A sore throat is a common but nonetheless annoying and uncomfortable occurrence. In many cases, sore throats are caused by viral infections, often related to the common cold or flu. Although this may be the most common cause, multiple health conditions may play a role in having an itchy, irritated and painful throat. If you have persistent throat pain, it could be a sign of something more serious that you should look into.
A sore throat can result in many forms- it can be scratchy or itchy, hoarse, burn, or painful when swallowing. Many common colds and viruses can cause a sore throat that typically subsides within a few days. But when a sore throat prolongs its stay and you can’t find relief, it’s better to talk to your doctor for a diagnosis. A severe sore throat may be an indication of possible strep throat, a bacterial infection. A sore throat is considered chronic when it lasts for more than three months.
Some possible factors that can cause chronic or a long-lasting sore throat include:
- Strep throat
- Tonsillitis(infection of the tonsils)
- Acid reflux
- Mononucleosis (also referred to as mono)
- Environmental irritants
- Influenza(the flu)
- Strained vocal cords
- Inhaling through the mouth instead of the nose
- Tonsil stones (food debris that gets stuck in the tonsils resulting in inflammation and irritation)
For throat pain that persists beyond three weeks and is accompanied by difficulty swallowing or weight loss, visit a doctor to rule out any severe health conditions.
A prolonged throat pain on one side — or that feels worse on one side — may indicate a bacterial infection that usually begins as a complication of tonsillitis or untreated strep throat (peritonsillar abscess). In some cases, the pain may indicate an advanced tumour or other serious condition like HIV.
How to Treat a Sore Throat
To successfully treat a sore throat, you have to know what’s causing it. Bacterial infections like strep throat can be treated with antibiotics. It’s crucial that you receive treatment for strep and don’t let it continue. This type of bacterial infection can lead to rheumatic fever, which can cause permanent heart damage. Taking a prescription for a simple course of antibiotics can keep strep throat from becoming a serious problem. Remember to complete the course and take all the medicines.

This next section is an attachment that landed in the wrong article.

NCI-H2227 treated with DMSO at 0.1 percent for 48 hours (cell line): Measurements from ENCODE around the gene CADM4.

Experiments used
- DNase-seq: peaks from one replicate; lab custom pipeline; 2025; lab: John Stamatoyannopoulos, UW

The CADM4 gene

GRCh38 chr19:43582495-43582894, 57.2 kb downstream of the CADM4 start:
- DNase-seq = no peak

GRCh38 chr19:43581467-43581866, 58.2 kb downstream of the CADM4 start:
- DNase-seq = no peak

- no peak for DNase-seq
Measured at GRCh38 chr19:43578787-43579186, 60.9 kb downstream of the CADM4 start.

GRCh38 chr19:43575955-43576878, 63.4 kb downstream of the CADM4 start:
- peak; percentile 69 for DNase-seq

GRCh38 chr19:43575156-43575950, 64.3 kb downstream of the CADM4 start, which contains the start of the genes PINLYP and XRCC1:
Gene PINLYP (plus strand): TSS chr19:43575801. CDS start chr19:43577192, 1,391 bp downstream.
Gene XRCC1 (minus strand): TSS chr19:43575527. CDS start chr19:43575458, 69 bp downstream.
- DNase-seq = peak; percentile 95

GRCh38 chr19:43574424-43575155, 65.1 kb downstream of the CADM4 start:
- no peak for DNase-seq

For viral infections, like influenza, they can be treated with antiviral medication. However, most do not require any treatment at all.
If the reason behind your chronic sore throat is allergies, you can get a prescription for medication to control allergy symptoms.
Tips to Find Relieve from Throat Pain
If you have a persistent sore throat that isn’t due to an infection, you can take steps at home to soothe an itchy, scratchy, painful throat. Here are some ways you can try to find relief from symptoms of a sore throat.
- Drink plenty of water and stay hydrated. Try adding honey to a warm drink or sip on a mug of warm tea.
- Suck on something soothing, like a piece of hard candy, or a throat lozenge.
- Try using a neti pot or bulb syringe to irrigate your nasal passages.
- Run a humidifier if the air in your house is dry.
- Create a mixture of warm water and 1 teaspoon of salt per cup and gargle it a couple of times per day.
- Try an over-the-counter pain reliever, such as Tylenol (acetaminophen), and Advil or Motrin (ibuprofen). Use in moderation and only for a short period of time.
- Give yourself a steam treatment (breathing steam from a bowl of hot water or in the shower).
- Drink warm liquids such as broths, teas or warm water mixed in with honey and lemon.
- Limit exposure or remove allergens from your environment.
For more severe conditions like an advanced infection or peritonsillar abscess, you may have to be hospitalized to receive antibiotics through a vein. In some cases, an abscessed tonsil requires surgery. Chronically swollen tonsils that impair breathing or sleeping may need to be surgically removed.
Usually, a persistent sore throat can go away on its own within a few days to a week, depending on its cause and treatment. But if it doesn’t get any better, you can be sure there’s some reason for it. If the sore throat is accompanied by symptoms such as severe pain on swallowing along with a high fever, it’s best to consult your doctor as soon as possible.